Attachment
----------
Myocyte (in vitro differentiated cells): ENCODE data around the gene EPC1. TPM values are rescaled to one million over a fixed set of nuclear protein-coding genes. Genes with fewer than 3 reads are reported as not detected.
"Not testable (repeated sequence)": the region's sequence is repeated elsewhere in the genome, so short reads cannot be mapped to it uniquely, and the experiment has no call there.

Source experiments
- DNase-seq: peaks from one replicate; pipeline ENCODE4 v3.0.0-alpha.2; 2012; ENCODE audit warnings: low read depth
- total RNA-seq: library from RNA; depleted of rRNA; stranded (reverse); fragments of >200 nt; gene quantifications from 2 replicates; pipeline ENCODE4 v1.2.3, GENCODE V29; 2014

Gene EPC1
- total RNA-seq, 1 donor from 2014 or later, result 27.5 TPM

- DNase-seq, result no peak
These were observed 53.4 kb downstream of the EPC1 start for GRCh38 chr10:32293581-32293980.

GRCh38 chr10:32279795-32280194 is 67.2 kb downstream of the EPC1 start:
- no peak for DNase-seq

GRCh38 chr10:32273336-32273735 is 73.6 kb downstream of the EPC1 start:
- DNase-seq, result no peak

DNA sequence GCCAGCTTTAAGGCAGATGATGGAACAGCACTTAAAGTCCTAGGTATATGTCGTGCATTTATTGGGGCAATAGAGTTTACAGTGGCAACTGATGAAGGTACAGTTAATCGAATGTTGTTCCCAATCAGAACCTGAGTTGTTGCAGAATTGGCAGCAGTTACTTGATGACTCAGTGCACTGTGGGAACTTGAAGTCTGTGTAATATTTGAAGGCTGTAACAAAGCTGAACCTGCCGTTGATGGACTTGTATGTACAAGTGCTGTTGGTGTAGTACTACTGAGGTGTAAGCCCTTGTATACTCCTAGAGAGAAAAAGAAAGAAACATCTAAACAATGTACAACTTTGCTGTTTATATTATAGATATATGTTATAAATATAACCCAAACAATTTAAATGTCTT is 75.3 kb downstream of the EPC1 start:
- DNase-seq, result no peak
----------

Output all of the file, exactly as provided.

Myocyte (in vitro differentiated cells): ENCODE data around the gene EPC1. TPM values are rescaled to one million over a fixed set of nuclear protein-coding genes. Genes with fewer than 3 reads are reported as not detected.
"Not testable (repeated sequence)": the region's sequence is repeated elsewhere in the genome, so short reads cannot be mapped to it uniquely, and the experiment has no call there.

Source experiments
- DNase-seq: peaks from one replicate; pipeline ENCODE4 v3.0.0-alpha.2; 2012; ENCODE audit warnings: low read depth
- total RNA-seq: library from RNA; depleted of rRNA; stranded (reverse); fragments of >200 nt; gene quantifications from 2 replicates; pipeline ENCODE4 v1.2.3, GENCODE V29; 2014

Gene EPC1
- total RNA-seq, 1 donor from 2014 or later, result 27.5 TPM

- DNase-seq, result no peak
These were observed 53.4 kb downstream of the EPC1 start for GRCh38 chr10:32293581-32293980.

GRCh38 chr10:32279795-32280194 is 67.2 kb downstream of the EPC1 start:
- no peak for DNase-seq

GRCh38 chr10:32273336-32273735 is 73.6 kb downstream of the EPC1 start:
- DNase-seq, result no peak

DNA sequence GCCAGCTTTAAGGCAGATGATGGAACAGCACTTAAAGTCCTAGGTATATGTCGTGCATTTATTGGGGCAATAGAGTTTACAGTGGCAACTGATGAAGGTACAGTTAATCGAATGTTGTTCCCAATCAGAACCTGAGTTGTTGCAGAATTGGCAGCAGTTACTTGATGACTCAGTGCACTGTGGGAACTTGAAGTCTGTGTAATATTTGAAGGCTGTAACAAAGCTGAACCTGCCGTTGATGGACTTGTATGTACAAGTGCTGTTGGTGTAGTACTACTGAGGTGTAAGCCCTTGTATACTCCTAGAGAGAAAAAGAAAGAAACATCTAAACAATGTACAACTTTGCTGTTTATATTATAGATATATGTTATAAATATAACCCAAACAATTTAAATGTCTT is 75.3 kb downstream of the EPC1 start:
- DNase-seq, result no peak